Miriam left this comment in response to the article entitled, Hospital VBAC turned CS due to constant scare tactics:
Many of the stories on this website point to the ob/gyns as the bad guys. While I believe there may be some doctors that use tactics and lies, it is overlooked that the doctors are just as misinformed and scared as the patients!
I would like to add a little clarity based on my experience as a patient who has had 2 c-sections. I had a section 5 years ago due to “failure to progress”. (5 minutes after the consent, while the doctor was prepping for surgery, my body signaled the progress I had been “failing” to reach with the most incredible urge to push. However, I thought he knew best and stupidly agreed to continue with the c section.) I have regretted it ever since. However, I believe that the doctor truly was concerned and I trusted it, despite the fact that I personally believe I could have delivered vaginally.
The reason I believe some doctors’ concerns are sincere if not valid is because of the education, both formal and informal, they have received. My ob/gyn was a specialist in many fields of womens’s medicine and so I trusted that. Little did I know I was signing on an expert in surgery. A doctor’s entire training revolves around how to interfere with something very natural… childbirth. They are taught about evey possible bad case scenario, so they are prepared, so they are trained in intervention.
Then they go into the field and begin to learn the hospital and insurance policies that insist the doctor use these scare tactics becase they have been bitten so badly financially by unsatisfied women who sue them into making this policies in the first place. The problem is the high costs associated with lawsuits and therefore, the rest of the vbacs suffer. In my case, I was not ever “allowed” a second c-section because the hospital had lost a single lawsuit against a woman who hemmoraged during her vbac. It was my “bad guy” doctor that has to pay the high cost of mal-practice to the point that, combined with the overhead of his office, he had to deliver 150 before he began to make any money. So out of fear he falls back on his training which tells him that women need help to get a baby into the world.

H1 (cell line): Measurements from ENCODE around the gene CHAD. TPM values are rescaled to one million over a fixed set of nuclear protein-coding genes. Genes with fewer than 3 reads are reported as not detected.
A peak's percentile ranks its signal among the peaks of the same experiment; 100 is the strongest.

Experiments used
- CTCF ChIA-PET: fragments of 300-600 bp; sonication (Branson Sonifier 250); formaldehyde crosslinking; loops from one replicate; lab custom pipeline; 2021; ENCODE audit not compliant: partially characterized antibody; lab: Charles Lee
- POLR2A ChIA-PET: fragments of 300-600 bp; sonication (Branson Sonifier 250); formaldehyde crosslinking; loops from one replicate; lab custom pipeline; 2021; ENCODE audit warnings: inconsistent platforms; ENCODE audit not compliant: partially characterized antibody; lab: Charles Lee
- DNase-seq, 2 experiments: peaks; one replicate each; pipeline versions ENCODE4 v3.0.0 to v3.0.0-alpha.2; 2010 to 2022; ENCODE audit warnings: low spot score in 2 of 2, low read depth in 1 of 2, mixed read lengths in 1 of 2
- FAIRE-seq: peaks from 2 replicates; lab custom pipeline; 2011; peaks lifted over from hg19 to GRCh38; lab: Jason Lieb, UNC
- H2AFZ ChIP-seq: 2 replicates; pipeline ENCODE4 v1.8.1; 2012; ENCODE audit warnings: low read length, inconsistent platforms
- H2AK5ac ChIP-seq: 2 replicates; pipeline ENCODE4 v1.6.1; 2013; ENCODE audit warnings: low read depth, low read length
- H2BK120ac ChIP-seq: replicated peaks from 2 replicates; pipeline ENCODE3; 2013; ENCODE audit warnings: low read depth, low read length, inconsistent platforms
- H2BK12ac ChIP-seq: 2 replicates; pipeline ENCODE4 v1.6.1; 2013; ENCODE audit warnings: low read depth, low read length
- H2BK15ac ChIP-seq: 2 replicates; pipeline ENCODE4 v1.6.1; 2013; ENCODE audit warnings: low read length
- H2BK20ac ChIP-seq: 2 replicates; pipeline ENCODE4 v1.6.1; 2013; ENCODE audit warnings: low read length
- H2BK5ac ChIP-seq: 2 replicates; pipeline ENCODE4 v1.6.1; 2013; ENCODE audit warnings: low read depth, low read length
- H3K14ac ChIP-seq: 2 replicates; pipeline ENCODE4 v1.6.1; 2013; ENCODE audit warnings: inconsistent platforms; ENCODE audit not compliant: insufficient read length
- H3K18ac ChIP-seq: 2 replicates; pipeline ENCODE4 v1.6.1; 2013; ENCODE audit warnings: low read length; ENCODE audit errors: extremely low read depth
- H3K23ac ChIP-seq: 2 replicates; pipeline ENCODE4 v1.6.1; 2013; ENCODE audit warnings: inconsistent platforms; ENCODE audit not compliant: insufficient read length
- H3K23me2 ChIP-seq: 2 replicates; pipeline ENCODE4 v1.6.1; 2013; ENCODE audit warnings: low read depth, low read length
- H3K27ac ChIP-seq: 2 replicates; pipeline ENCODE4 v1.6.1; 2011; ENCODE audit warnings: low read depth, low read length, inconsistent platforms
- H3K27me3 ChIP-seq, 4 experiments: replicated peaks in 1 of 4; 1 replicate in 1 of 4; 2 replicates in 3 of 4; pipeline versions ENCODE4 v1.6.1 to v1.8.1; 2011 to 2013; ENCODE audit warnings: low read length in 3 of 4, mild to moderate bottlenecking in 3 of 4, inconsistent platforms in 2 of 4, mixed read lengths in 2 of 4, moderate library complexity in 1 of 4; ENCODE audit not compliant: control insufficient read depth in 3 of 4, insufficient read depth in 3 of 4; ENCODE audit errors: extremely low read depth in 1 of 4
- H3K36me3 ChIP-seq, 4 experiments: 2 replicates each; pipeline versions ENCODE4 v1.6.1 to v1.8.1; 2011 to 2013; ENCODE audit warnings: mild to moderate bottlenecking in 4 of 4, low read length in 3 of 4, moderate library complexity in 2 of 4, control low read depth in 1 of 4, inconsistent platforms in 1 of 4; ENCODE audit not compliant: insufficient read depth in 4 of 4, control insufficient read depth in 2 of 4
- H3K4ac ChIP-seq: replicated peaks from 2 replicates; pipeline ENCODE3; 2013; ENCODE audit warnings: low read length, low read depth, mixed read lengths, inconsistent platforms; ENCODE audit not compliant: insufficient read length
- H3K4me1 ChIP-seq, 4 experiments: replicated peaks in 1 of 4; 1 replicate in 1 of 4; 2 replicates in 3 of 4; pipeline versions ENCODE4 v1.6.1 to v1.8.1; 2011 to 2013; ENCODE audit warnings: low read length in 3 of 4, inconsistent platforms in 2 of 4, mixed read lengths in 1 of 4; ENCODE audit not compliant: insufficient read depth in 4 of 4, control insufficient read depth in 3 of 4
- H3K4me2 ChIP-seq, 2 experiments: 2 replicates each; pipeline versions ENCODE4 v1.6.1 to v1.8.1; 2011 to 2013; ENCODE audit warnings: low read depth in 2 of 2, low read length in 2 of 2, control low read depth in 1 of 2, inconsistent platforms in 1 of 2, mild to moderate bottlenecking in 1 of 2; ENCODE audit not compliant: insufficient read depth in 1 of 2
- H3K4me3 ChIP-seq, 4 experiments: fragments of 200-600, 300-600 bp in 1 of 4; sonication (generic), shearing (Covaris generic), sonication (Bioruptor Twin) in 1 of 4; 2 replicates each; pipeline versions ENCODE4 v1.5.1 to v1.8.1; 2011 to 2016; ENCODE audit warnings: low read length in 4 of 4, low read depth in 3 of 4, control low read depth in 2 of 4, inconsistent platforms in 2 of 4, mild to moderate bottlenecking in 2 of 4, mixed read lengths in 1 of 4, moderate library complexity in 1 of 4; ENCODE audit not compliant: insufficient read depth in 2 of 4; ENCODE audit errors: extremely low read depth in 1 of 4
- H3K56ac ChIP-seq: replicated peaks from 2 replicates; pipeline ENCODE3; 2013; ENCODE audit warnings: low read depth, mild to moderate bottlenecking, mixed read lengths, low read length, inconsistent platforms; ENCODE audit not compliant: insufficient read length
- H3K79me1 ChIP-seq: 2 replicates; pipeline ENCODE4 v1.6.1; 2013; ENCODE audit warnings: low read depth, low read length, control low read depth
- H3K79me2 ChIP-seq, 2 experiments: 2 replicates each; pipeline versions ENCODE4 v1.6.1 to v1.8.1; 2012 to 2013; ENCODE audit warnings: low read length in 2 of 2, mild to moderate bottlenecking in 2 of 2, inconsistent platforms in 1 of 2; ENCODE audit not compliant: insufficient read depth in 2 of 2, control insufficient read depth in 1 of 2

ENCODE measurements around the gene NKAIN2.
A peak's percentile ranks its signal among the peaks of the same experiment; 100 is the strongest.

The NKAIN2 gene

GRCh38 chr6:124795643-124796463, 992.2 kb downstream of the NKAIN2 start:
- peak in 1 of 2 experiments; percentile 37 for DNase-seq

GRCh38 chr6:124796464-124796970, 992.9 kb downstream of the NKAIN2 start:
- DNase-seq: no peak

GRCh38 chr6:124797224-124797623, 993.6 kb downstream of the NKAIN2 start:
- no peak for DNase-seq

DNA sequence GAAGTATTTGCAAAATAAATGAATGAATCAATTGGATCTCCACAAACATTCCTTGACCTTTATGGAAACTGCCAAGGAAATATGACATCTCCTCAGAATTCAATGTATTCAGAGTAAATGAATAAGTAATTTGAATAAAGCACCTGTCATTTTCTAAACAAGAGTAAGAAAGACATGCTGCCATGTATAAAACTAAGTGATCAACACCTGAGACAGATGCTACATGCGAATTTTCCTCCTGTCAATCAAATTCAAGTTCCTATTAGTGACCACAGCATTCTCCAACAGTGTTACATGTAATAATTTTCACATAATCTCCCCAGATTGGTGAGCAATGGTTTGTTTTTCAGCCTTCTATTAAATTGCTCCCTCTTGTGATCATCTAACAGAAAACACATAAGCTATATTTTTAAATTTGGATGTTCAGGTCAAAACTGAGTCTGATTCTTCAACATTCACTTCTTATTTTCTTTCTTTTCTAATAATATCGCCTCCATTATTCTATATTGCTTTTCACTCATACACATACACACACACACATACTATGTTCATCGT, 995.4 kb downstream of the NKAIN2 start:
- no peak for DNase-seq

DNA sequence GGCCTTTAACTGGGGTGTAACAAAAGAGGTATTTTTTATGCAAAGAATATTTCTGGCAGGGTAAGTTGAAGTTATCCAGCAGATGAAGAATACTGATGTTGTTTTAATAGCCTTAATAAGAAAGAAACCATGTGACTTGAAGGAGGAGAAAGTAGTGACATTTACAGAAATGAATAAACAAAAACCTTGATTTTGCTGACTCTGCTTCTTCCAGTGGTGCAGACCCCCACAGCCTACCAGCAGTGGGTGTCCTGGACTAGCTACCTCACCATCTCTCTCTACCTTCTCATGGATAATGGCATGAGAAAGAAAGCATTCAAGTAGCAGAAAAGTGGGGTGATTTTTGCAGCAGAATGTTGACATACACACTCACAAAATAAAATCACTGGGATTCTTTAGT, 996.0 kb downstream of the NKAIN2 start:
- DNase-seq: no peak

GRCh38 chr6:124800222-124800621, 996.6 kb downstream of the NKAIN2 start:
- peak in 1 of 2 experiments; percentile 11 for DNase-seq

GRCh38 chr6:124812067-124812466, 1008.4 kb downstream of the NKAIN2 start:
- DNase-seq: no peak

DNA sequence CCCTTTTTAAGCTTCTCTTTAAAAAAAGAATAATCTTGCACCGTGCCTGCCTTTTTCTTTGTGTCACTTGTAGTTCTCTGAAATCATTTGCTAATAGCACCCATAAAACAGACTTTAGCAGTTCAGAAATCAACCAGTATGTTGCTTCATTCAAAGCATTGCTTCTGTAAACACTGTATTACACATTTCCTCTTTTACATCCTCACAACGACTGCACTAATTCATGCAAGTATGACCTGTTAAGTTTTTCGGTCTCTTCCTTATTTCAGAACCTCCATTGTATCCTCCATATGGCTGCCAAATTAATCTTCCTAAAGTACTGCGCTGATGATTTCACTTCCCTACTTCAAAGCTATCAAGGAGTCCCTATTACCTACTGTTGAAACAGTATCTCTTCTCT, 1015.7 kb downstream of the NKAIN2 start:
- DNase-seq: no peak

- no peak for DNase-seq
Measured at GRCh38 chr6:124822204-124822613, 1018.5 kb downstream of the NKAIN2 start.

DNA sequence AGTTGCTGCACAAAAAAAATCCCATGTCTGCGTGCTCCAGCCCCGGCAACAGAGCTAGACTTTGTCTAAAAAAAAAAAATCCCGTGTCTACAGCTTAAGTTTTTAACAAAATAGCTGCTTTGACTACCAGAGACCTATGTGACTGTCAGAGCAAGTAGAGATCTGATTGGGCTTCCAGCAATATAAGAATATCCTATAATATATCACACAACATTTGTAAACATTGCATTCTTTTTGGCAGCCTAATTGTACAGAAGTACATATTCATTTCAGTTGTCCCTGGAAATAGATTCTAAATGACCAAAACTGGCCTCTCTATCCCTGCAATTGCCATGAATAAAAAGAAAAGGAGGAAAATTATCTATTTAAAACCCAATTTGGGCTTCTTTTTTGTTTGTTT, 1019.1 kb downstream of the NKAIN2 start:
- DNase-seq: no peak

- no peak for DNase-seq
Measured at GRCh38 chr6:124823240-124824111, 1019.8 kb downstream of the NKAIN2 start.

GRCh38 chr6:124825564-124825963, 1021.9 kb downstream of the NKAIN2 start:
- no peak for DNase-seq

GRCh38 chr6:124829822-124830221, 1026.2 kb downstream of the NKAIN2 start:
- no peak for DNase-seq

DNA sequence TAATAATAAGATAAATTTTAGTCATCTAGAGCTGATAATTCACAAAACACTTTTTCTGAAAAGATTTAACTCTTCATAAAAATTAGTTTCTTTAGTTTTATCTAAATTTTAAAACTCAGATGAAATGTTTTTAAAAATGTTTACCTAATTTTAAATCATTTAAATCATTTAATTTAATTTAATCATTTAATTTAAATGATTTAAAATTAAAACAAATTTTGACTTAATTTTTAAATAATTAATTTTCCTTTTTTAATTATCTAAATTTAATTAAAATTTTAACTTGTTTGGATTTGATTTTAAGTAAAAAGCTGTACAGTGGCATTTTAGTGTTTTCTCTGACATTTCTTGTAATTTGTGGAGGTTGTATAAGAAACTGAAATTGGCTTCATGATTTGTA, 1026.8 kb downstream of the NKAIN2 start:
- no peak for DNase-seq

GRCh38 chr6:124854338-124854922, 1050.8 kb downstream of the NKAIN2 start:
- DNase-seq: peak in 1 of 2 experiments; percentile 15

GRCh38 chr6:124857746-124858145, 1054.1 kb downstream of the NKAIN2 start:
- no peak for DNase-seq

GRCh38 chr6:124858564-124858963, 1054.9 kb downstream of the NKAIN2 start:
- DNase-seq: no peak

Instead of blame (another product of fear) we should look to ourselves and educate each other about how to accept disappointment and best of all, how to avoid it by educating ourselves. We can have more confidence for it’s own sake instead of walking into birth/labor with the attitude of going to war with our practitioners.
I agree with a lot of what you said. I share these stories for a multitude of reasons, none of which include the desire to portray OBs as “bad guys.”
I want women to understand that there are OBs who practice in this manner. I want to share with women the various tactics that these type of OBs use in order to passively, or actively, encourage a woman to have a repeat cesarean. I want women to know that if they encounter these tactics from their OB that they have options. They can find another care provider that supports VBAC. There are absolutely wonderful OBs out there. I had the opportunity to hear many speak at the NIH VBAC Conference this past March.
You said, “Instead of blame (another product of fear) we should look to ourselves and educate each other.” I agree. Yet there are many women who say, “Why do I need to educate myself? I didn’t go to medical school. That is why I hire my OB. To advise me.”
It’s not until they read a birth story like this do they see how wildly the “standard of care” can vary depending on who you hire as your care provider. That is why I share stories like this. To illustrate how bad the care can be to encourage women to become active participants in their care rather than passive patients along for the ride.
You talk about OBs being “misinformed and scared.” You stated, “Then they go into the field and begin to learn the hospital and insurance policies that insist the doctor use these scare tactics becase they have been bitten so badly financially by unsatisfied women who sue them into making this policies in the first place.”
OBs who have been sued over VBACs have a higher propensity to not attend VBACs in the future, but is it ethical for a doctor to encourage a women to have a repeat cesarean solely because they have been sued?
I think the most ethical thing an OB can do is be honest with the patient about their fears and refer them to a care provider who is supportive of VBAC. Unfortunately, what many of these OBs do is either lie to the patient about the risks of VBAC vs. repeat cesarean (read Another VBAC Consult Misinforms and Scare Tactics vs. Informed Consent for more) or act like they will give the patient a trial of labor only to pull the plug with some bogus reason in the last weeks of pregnancy or even in labor.
If an OB doesn’t want to attend VBACs, they should be upfront with the patient so they have the opportunity to find a provider who is supportive.